|rare shot of Barnhill in Cuba|
It was a good year...1951 was the year of Robby Thompsons "Shot heard round the world", Mays won the Rookie of the Year award. Well, except for the fact that the Giants lost the World Series. Kind of let the air out, but still a nice year!
I'll trade ya my triple-A affiliate for your triple-a affiliate
|you can keep the Senators or take what's behind the curtain|
A few years after that big 1951 season, in 1958, the New York Giants became the SF Giants and the Millers were part of a deal that saw two whole teams traded. The Giants gave Minneapolis to Boston for the San Francisco Seals and moved their whole base of operations there to become the San Francisco Giants.
A new minor league affilliate was set up, since the need was there after dealing away the Millers home. This was became the Phoenix Giants, who later moved around, but thats another story.
I asked my dad how he took the move, as some in baseball consider the Giants leaving New York to be the end of the golden era of the game. He said that his work with the military relocated him to Arizona in 1958, that he and the Giants and the Millers all went west at the same time!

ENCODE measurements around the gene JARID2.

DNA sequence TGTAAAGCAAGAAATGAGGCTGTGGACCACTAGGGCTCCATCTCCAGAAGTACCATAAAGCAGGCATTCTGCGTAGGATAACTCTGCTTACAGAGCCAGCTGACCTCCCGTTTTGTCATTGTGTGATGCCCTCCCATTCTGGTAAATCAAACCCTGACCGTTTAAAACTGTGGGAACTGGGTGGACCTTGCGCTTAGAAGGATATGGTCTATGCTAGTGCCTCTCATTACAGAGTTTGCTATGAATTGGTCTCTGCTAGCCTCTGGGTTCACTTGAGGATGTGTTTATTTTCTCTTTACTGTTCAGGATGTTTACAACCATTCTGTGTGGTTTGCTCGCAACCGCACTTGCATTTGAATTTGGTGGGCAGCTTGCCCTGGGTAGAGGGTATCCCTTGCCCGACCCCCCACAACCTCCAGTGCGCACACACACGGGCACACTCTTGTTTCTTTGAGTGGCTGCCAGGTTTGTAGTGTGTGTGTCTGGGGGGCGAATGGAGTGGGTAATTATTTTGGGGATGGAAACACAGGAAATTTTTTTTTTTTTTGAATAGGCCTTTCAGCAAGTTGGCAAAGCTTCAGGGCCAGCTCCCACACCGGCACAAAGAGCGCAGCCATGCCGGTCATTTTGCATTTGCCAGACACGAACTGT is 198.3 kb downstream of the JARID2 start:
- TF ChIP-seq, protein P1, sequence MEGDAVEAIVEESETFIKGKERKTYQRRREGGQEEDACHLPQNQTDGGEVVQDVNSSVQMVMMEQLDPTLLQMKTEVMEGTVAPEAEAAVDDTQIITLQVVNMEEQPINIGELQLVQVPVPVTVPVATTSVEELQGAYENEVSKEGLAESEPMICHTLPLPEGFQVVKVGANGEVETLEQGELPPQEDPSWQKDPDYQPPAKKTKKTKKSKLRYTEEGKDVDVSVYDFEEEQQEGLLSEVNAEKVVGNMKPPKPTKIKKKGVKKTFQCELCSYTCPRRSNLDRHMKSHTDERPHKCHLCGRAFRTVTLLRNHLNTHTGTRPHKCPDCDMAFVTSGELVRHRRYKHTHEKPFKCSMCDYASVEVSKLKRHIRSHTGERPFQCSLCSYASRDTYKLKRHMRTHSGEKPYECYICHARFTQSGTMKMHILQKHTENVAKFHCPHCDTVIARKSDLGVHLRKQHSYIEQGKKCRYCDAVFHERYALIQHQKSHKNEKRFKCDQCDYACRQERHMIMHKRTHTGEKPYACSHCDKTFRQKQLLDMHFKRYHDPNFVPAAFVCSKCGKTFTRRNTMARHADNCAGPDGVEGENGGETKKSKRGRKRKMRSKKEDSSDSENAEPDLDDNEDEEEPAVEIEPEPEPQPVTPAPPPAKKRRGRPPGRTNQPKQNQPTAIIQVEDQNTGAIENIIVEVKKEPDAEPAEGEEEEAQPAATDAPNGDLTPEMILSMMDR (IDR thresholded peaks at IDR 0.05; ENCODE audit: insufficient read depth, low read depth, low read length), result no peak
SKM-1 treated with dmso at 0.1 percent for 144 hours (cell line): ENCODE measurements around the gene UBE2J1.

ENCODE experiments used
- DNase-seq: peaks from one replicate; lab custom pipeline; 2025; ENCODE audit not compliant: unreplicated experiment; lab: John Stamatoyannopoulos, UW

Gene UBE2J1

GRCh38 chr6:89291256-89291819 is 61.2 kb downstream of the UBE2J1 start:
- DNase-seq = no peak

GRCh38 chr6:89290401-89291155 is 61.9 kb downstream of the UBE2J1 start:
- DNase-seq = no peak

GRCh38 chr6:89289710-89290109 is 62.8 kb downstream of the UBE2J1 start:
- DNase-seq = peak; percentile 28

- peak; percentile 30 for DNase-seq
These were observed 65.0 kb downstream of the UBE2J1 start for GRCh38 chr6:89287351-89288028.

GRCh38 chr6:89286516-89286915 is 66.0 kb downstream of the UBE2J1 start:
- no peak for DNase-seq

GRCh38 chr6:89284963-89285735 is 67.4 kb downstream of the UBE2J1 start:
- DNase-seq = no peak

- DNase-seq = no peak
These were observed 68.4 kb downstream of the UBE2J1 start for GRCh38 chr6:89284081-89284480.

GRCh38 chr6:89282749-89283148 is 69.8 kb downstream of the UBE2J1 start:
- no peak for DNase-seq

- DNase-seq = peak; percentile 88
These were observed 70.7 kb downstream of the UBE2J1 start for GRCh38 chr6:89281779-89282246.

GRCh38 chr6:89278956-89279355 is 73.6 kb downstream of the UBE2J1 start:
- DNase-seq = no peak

The good guysDad claimed the Millers were all good guys, that they always had time to say hi to a kid and were known around the town. There were times the team would volunteer for civic events that would require strong guys or heavy lifting, and players were often in the volunteer fire brigade.
I heard alot about Babe Barna being a easy to talk to, about Wilhelm showing how to toss the knuckler, Dixie Howell and Bama Rowell having funny accents and the doubleheader days when teams would play in Minneapolis in the morning and St.Paul in the afternoon.
|1950 Millers, as close as I have, so sue me|
ONE BAD APPLEThere was one guy who left an impression much different than the others. After much prodding, dad told me about meeting Hall of Famer Johnny Mize. After an exhibition game against the Millers in Minneapolis, back when that actually happened, dad was excited to get this big league greats signature on a baseball card. Mize told him "Get lost, kid."
|Even The Big Cat can be a crab|
Many years afterwards, dad said he came across the Hall of Famer at a baseball card show signing for a fee. Dad said he had wanted to buy a ticket to get Mize to sign a card only to tear it up in Mize's face, just to get back at him and remind him of how he broke a kids heart in 1947.
But when he got to the front of the line, The Big Cat was just an old man. A tired old man who had his whole life in the past. Dad said it was just so sad, he couldn't bring himself to go through with it, and just left, taking the high road forty years later.
I learned alot from dad!
Well folks, thats about long enough, right?
Check ya on the flipside!
|Chico Esquela - Beisbol been berry good to me|